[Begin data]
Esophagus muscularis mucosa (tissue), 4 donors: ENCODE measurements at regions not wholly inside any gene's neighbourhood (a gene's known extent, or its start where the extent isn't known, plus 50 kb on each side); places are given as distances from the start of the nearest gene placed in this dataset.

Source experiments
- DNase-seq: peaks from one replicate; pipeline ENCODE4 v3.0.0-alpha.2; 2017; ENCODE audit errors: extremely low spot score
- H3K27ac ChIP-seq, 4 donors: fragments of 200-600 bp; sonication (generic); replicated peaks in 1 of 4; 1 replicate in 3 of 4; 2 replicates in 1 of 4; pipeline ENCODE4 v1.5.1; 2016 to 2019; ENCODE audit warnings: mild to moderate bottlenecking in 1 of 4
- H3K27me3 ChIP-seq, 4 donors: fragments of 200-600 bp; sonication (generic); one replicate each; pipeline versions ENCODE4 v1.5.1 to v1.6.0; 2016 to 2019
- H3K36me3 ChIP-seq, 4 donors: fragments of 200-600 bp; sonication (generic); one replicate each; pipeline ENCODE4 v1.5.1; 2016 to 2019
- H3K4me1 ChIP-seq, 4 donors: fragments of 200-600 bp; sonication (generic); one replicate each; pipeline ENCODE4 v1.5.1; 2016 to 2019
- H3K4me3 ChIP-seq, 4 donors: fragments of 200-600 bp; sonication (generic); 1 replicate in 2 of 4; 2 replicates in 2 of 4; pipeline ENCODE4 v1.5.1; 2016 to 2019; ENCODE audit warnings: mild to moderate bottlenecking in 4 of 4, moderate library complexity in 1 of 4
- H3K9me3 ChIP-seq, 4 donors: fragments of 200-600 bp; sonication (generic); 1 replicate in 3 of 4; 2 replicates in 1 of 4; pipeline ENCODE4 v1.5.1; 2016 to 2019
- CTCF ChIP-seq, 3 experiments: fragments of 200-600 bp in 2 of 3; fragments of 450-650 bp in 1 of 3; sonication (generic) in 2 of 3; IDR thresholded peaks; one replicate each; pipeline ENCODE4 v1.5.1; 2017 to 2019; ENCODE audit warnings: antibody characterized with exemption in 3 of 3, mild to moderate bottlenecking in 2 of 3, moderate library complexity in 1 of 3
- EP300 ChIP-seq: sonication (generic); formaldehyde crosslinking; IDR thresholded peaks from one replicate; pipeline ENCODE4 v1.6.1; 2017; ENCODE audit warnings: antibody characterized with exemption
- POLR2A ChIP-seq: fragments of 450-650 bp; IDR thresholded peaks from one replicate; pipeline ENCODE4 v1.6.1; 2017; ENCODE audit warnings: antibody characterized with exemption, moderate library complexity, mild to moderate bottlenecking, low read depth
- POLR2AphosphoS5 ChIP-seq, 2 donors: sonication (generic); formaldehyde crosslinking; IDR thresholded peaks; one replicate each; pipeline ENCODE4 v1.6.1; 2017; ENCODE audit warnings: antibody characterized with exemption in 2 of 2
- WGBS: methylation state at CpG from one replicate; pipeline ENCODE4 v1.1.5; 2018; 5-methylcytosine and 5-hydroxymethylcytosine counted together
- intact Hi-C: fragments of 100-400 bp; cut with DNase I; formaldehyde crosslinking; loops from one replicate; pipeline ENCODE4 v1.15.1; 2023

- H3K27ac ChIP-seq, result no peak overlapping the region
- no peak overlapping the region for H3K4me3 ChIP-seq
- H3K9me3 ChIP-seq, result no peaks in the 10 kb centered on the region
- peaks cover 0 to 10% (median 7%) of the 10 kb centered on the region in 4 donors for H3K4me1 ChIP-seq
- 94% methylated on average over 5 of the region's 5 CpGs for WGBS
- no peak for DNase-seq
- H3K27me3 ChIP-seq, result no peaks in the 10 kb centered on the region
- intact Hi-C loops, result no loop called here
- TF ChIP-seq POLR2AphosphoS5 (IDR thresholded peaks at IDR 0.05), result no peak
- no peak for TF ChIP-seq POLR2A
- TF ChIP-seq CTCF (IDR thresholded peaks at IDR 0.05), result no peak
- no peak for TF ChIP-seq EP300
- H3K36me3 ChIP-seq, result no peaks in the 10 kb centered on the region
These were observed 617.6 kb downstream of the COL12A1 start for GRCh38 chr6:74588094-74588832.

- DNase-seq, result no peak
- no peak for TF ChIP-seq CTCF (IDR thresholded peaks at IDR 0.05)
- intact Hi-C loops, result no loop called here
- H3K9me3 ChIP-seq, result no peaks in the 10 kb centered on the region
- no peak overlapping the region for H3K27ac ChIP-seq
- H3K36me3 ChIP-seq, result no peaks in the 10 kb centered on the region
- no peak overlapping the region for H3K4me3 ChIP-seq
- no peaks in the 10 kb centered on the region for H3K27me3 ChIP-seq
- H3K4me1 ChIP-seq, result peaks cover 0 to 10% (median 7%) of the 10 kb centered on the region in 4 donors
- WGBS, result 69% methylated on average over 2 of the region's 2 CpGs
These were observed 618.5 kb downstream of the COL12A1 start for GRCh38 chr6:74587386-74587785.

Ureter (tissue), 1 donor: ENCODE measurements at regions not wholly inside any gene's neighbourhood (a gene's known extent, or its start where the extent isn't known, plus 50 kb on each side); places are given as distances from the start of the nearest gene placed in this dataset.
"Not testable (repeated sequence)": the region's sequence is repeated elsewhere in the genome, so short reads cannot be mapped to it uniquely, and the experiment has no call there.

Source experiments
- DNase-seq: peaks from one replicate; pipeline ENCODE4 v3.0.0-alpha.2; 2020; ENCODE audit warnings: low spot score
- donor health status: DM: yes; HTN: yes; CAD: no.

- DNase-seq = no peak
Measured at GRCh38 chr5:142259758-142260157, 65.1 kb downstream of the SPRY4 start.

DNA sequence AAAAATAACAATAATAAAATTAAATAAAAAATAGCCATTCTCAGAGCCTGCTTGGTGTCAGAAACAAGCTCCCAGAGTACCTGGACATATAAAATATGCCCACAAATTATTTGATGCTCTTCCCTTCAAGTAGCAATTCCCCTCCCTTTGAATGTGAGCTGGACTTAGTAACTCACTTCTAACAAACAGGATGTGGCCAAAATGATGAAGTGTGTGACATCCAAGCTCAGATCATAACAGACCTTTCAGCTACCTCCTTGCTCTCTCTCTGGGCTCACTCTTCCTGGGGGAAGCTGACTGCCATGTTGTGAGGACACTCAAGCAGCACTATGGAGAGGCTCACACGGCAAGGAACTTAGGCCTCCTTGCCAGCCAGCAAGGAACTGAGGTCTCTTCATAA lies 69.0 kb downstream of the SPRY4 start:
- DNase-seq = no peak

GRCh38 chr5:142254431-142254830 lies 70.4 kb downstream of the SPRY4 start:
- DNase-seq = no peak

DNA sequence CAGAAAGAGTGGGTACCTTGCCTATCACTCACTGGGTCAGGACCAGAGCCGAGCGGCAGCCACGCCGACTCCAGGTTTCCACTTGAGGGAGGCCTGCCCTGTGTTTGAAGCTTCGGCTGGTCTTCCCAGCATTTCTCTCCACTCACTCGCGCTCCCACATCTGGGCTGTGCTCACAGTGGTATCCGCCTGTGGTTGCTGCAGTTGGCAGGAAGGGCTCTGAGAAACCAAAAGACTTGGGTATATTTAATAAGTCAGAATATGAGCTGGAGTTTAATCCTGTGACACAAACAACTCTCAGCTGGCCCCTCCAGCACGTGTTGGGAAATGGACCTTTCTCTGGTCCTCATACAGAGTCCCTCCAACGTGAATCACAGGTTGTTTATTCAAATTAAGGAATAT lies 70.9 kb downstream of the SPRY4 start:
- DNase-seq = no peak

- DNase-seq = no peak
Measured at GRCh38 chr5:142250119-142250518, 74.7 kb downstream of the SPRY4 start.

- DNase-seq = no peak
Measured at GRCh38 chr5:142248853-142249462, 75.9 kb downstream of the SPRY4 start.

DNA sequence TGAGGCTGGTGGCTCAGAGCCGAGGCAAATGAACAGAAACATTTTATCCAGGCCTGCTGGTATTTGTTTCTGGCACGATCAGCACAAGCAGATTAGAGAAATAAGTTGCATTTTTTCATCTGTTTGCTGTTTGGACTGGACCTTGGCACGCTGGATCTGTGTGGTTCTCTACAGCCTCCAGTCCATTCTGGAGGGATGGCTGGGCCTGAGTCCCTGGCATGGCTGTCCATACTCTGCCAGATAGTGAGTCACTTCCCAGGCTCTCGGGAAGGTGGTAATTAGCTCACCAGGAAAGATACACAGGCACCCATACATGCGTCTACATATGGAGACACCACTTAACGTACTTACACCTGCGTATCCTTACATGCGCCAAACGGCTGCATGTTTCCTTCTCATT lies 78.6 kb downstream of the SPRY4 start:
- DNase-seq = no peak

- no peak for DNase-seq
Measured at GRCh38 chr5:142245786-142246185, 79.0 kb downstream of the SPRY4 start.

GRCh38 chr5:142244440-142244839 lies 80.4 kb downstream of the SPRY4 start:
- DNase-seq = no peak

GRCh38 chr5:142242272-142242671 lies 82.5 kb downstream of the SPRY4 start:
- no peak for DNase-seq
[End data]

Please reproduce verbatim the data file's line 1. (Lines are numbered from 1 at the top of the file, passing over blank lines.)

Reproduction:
Esophagus muscularis mucosa (tissue), 4 donors: ENCODE measurements at regions not wholly inside any gene's neighbourhood (a gene's known extent, or its start where the extent isn't known, plus 50 kb on each side); places are given as distances from the start of the nearest gene placed in this dataset.